For over 10 years, Alina Radu and Aneta Grosu have been the editors and columnists of, perhaps the most important critical weekly in their country – Ziarul de Gardă. The magazine is well known in their country for its strong stance on governmental official‘s corruption. Also, this is the only nation-wide publication that prints extensively articles on contemporary and critical art. Issues of their magazine have been exhibited as art works in the country’s National Art Gallery “Constantin Brâncuşi”. On April 27th, you will have the opportunity to see a few copies of themagazine. The front page of this year’s early April Issue, which was dedicated to the mass street protest from 2009, when the building of the Parliament and the Presidential Pallace were burned down. The first page of the magazine is presented in English translation. Although criticized for applying censorship, it is my strong belief that Alina Radu and Aneta Grosu are the most important critical artists in their country. The weekly they have founded and continue to publish isand continues to be their oeuvre.
Tatiana Fiodorovaone of the most internationally exhibited young female artists from her country. On display is the only English copy of an art-book and inserts, a homage to her father, a former marginal socialist-realist painter. Alongside the presentation of her father’s biography and works, Fiodorova is appropriating in this compilation a lot of socialist-realism propaganda pieces oftext.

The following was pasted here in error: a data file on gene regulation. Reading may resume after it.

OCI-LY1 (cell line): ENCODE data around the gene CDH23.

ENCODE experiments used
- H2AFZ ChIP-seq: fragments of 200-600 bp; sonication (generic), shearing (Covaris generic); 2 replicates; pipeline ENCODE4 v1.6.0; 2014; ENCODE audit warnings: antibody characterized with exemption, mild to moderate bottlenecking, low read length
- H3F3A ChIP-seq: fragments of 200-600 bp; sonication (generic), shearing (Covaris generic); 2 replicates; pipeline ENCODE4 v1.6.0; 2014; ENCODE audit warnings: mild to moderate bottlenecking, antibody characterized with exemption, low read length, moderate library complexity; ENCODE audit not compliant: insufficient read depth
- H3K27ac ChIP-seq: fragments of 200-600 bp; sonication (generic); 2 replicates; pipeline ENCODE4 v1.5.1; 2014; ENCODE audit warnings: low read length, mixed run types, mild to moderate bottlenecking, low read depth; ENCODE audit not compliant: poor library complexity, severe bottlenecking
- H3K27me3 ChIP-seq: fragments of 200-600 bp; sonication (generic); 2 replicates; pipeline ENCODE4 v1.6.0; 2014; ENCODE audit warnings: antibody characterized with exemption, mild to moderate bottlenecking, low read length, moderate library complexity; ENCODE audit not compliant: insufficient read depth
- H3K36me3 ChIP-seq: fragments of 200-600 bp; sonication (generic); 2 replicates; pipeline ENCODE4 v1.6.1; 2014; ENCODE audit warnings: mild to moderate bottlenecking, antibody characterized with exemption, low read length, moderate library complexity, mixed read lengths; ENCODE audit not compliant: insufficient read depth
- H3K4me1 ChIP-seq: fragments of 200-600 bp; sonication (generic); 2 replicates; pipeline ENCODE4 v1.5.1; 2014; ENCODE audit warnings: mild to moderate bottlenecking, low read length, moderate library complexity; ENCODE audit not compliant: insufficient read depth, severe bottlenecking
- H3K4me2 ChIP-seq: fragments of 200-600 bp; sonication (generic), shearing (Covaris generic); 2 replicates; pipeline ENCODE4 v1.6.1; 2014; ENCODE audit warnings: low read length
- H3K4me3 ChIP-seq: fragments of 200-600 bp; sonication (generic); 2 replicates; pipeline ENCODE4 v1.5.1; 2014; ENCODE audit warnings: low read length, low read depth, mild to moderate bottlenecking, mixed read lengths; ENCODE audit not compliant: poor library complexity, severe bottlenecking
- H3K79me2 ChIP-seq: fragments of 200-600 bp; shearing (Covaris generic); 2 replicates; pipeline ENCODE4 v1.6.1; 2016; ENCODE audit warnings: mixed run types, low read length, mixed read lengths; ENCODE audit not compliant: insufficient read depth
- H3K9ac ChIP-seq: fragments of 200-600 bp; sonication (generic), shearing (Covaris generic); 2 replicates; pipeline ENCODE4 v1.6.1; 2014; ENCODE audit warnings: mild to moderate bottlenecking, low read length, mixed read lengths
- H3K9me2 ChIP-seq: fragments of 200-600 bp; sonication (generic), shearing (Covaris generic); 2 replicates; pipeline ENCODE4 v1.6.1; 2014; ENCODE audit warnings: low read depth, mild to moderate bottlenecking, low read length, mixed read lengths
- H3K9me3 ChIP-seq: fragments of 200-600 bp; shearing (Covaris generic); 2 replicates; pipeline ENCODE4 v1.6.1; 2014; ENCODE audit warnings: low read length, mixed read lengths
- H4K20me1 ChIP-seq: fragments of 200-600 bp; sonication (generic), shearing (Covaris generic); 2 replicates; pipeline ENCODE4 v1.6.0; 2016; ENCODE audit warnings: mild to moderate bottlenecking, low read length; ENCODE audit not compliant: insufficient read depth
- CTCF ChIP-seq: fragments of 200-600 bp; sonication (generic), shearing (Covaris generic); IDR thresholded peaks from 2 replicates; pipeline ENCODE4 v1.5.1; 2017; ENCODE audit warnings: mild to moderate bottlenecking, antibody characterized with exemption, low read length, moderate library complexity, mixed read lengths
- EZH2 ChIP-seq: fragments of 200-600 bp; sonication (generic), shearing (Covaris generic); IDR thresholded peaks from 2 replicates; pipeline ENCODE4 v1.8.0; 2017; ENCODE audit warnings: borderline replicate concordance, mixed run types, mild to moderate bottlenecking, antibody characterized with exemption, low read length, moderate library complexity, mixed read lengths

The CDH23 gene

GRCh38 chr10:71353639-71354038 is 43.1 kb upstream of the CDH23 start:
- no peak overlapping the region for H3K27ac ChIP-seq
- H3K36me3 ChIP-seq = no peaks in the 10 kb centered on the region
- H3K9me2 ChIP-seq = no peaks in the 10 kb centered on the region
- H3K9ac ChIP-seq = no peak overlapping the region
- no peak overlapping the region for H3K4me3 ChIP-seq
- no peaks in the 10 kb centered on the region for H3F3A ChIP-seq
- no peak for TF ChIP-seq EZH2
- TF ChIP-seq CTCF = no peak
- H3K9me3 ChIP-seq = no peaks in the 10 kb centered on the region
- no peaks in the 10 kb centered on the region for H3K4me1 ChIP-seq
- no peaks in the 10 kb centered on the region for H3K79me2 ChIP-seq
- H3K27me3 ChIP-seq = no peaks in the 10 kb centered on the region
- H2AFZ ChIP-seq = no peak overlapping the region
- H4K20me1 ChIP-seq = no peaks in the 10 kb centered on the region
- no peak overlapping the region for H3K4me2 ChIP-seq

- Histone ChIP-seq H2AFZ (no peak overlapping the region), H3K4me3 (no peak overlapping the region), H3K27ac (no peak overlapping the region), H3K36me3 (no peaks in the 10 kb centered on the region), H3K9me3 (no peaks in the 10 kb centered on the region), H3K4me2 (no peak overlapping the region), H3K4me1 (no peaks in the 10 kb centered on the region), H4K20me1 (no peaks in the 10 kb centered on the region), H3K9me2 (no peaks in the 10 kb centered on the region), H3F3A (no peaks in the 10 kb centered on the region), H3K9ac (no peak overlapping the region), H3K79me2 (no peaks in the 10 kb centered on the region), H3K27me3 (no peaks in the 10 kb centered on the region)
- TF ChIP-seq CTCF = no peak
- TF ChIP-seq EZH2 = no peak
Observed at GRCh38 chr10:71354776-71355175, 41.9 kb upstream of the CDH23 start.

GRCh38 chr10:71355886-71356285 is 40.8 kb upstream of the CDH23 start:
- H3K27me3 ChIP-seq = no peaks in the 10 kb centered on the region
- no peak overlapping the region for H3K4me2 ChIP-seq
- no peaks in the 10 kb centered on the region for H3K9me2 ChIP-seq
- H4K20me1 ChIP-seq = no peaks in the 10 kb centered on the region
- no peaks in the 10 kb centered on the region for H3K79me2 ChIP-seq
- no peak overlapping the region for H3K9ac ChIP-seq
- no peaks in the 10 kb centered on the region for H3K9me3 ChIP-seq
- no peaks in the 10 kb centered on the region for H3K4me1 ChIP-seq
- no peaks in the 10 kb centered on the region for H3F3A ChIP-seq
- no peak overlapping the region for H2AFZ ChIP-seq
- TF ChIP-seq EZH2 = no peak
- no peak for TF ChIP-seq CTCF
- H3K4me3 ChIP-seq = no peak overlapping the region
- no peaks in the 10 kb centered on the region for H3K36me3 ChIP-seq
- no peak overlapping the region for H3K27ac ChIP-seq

Cristina Prohorenco is a fresh graduate of the Art Academy. Her art-decorish-like works/portraits might seem at a first glance to lack content, even though skilfully done. One of the portraits on display, however, is of an artist friend, Victor Ciobanu, who was imprisoned for an apparent small criminal offence some years ago, in thtimes when the alternative medias in their country were just emerging and had a very narrow audience. His story, like the story of many other prisoners more or less lawfully imprisoned in many newly formed eastern democracies, including artists as well, only marginally reached the public. After Mr. Ciobanu left prison, he got back to his studies at the art academy. His graduation work was a large tapestry, entitled “The red of the eye”. Mr. Ciobanu says that his work is quite realistic. Red is often the normal color of the eyes of imprisoned people. You can see a fragment of Mr. Ciobanu‘s work (purchased by a western collector) in the background of Prohorenco’s work. The portrait is like a “visuospacial sketchpad” from the Baddeley model of working memory. Prohorenco says, she draws memories. The motive of the eyesfrom Mr. Ciobanu’s work was transposed to Prohorenco’s other works as well, although, she might not be agree with this stetementProhorenco also presents an ingenious visualization of what is called in cognitive science ascendent and descendent processing, and what she called “thoughts going up and down”.